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Re: Adding linear interpolation to an array

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Larry Wall
March 8, 2005 09:43
Re: Adding linear interpolation to an array
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On Tue, Mar 08, 2005 at 10:19:10AM +0100, Thomas Sandlaß wrote:
: >Or perhaps even
: >
: >sub foo (Num @in is copy does LinearInterpolation)
: >{
: >   ...
: >}
: This is my big questionmark on roles: is the above a contraint
: or merely a directive. In the former case only Arrays of Num that
: do LinearInterpolation are allowed, in the latter case every
: Array of Num that is used as argument gets the role attached while
: it lingers in foo. I just realized there's a trait_auxiliary:shall
: mentioned in A12 which I've not seen in action somewhere. This could
: be the second meaning and roles in signatures describe what is *done*
: to the arguments not what they shall be able to do.

One can always mixin a "does LinearInterpolation" at run time in the
body of the sub to get the effect of a directive, so I think the most
useful thing is to treat roles in signatures as constraints where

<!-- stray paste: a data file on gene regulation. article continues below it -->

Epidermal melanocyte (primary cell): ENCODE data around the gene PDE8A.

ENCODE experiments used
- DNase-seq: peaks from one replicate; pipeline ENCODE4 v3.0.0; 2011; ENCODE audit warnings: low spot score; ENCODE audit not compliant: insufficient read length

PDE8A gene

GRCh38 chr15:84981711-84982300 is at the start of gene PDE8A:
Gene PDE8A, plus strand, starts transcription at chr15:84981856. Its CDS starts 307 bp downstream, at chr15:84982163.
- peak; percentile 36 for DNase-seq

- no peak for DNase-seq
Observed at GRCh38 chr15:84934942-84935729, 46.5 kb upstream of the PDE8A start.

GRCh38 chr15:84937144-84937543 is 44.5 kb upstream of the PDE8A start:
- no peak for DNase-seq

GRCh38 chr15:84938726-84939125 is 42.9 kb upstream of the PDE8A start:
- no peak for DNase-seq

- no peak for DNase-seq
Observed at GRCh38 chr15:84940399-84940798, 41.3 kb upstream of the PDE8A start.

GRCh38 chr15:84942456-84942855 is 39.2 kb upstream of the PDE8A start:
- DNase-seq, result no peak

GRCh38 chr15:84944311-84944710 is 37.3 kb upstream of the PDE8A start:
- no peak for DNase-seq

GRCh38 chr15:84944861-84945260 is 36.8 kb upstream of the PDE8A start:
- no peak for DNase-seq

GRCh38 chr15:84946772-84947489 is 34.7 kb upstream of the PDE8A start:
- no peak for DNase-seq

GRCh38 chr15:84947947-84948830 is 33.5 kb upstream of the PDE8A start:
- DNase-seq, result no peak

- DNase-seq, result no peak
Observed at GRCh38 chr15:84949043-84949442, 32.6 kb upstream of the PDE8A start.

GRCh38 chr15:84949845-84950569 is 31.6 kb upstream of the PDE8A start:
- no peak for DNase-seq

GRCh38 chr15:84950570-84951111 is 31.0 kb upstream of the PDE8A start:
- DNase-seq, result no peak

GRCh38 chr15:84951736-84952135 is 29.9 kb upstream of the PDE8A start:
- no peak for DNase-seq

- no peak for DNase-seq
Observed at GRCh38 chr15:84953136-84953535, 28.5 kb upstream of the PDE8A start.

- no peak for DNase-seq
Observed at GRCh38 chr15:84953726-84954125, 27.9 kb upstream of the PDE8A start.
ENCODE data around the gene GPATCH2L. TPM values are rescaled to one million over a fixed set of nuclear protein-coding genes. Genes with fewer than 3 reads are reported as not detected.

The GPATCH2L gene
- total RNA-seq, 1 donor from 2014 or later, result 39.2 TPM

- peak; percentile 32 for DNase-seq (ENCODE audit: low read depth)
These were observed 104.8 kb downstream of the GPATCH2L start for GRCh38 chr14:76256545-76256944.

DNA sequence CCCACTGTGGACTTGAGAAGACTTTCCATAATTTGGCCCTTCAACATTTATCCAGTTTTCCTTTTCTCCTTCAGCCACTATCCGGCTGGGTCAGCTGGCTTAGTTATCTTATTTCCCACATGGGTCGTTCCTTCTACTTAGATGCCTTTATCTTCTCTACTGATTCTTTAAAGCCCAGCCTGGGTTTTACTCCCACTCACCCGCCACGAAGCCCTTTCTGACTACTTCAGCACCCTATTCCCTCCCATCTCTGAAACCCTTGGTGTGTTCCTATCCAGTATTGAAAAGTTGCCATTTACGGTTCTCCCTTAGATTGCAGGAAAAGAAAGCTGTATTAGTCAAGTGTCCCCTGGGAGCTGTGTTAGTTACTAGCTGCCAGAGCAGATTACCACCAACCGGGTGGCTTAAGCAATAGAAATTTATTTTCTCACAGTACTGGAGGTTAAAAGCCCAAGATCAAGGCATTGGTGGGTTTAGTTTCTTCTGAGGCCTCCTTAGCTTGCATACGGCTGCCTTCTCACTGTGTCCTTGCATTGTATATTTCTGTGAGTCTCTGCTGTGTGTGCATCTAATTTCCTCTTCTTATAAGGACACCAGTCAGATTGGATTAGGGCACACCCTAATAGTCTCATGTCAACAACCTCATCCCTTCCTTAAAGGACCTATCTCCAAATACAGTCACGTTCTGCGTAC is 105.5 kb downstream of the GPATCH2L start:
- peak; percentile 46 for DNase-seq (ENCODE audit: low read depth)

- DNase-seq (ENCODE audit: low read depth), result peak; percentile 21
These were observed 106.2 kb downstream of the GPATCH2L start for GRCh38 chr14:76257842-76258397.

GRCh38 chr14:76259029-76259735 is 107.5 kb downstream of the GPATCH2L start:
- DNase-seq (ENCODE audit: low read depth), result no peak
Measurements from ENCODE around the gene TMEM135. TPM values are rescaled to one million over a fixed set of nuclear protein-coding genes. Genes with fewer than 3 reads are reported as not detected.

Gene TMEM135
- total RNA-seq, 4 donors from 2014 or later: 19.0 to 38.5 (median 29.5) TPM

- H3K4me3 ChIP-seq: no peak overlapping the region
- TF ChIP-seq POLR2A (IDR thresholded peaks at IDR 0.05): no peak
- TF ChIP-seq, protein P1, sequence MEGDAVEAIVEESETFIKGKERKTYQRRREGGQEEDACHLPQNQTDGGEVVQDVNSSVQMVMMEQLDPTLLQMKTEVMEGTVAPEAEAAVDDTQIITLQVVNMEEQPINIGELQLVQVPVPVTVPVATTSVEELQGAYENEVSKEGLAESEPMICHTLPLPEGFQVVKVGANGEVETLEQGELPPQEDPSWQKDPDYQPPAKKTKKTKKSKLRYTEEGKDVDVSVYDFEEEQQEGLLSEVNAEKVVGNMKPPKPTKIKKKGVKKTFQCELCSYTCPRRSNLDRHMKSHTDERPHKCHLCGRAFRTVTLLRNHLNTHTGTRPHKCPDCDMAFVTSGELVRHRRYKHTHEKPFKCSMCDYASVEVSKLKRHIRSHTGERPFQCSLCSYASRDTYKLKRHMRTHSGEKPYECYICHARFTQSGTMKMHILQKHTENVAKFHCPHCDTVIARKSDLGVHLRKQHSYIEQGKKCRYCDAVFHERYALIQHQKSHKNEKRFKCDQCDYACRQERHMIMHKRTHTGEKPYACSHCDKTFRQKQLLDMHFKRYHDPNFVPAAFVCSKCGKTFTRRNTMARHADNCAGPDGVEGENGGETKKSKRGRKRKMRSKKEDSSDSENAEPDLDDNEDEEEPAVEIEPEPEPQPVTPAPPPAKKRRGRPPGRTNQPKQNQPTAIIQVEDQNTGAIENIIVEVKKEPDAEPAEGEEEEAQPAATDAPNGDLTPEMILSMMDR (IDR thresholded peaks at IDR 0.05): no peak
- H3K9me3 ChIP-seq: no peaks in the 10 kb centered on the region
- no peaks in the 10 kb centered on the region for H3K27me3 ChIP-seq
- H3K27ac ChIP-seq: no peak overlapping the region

they can be used to select for MMD.

That being said, it probably depends on the role.  A variable that is
intended to be bound to another value presents a view of that other
value that may differ from that actual value in significant ways.
We probably need to come up with a way to mark such instructions to
the container that aren't intended to add constraints.

And we probably need to distinguish view directives from ordinary
mixins anyway, since if you apply a "does LinearInterpolation" as
an ordinary mixin, the object itself is reblessed into an anonymous
class that includes the role, and that effect would persist beyond the
function call.  Whereas a view directive would only be in operation
during the call.  Maybe we need to work in the linguistic notion of
"pretends to be" somehow.

: I still wonder how the type system really works...

Me too.  If it's any comfort, just think of the design of Perl 6 as
a genetic algorithm running on a set of distributed wetware CPUs.
We'll just keep mutating our ideas till they prove themselves adaptive.


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